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Factors Affecting Team Development in Small Police Agencies: Observations of a Team Trainer

NCJ Number
Campus Law Enforcement Journal Volume: 32 Issue: 4 Dated: July/August 2002 Pages: 28-34
Lewis G. Bender; .
Date Published
July 2002
7 pages
This article identifies and analyzes the factors that undermine the team development process in small police agencies.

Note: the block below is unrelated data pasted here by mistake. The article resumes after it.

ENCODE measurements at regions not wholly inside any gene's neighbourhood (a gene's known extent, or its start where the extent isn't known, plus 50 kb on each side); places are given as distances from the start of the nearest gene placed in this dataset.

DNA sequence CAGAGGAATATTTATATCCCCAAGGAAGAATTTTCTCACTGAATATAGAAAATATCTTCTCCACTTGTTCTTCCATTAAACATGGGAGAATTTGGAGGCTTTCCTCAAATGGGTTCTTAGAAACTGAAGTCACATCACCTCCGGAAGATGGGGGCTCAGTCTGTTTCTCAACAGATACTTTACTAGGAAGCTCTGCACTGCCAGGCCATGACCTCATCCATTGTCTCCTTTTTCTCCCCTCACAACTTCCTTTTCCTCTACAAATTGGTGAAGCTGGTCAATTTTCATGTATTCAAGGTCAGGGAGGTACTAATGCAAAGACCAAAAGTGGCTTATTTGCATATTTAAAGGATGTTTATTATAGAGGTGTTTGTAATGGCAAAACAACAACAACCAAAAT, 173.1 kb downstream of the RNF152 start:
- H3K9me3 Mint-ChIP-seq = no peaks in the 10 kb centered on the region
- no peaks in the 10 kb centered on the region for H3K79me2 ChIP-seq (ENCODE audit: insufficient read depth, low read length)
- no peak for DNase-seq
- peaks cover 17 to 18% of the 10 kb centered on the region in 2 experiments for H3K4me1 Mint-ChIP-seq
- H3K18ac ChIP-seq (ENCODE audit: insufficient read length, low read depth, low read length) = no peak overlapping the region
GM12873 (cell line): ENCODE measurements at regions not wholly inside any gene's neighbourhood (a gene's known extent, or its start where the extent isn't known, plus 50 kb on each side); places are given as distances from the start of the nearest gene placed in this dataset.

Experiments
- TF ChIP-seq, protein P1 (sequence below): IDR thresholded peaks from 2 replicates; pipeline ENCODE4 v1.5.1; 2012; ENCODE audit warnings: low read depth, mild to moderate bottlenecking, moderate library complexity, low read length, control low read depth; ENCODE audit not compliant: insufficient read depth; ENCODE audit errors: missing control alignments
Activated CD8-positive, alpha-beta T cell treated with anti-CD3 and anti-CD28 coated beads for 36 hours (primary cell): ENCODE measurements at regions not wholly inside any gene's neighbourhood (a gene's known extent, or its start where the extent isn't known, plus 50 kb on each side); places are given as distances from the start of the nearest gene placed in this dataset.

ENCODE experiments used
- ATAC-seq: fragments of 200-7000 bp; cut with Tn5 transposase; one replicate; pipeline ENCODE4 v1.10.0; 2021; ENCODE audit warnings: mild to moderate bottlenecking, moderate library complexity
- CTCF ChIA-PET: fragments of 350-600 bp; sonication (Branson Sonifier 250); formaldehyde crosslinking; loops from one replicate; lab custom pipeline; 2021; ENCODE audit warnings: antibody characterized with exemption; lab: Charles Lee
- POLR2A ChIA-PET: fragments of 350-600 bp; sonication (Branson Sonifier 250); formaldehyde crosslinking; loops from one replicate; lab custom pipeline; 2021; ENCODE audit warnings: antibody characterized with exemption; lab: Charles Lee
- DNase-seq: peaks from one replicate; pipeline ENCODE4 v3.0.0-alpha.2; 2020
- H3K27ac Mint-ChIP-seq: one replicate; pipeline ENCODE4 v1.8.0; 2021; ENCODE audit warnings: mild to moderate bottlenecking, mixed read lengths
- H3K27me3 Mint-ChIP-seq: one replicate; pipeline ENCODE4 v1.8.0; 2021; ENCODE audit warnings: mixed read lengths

The focus of this article is on a compilation of obstacles to team-building that involve the structure, communications processes, environment, and culture, as well as the tasks and rewards systems of the department. A "team" consists of people working together, striving for common goals" (Standley, 1993). In his 1981 book, Thomas Patten, Jr. identified four key elements for the existence of a team: a group that has a reason for working together; a group in which members need one another; a group committed to the concept of working together; and an identifiable group that is accountable. Although there is general agreement among researchers and practitioners about the definition and key elements of teams, there is little understanding or agreement about how to build a team. This article presents the observations of a team builder regarding team development in small and medium-size Midwestern police agencies. In discussing factors that impact team development in police departments, the article addresses organizational structure factors, including the vertical bifurcation of command, role and identity confusion for sergeants, and sergeants' autonomy. In considering the implications of structural factors for team intervention, the author discusses communications process factors, environment/culture factors, and tasks and rewards. In conclusion, the author recommends using the observations of team trainers as the building blocks for creating models and theoretical constructs that capture and explain the observed behaviors related to the successes and failures in team building. 19 references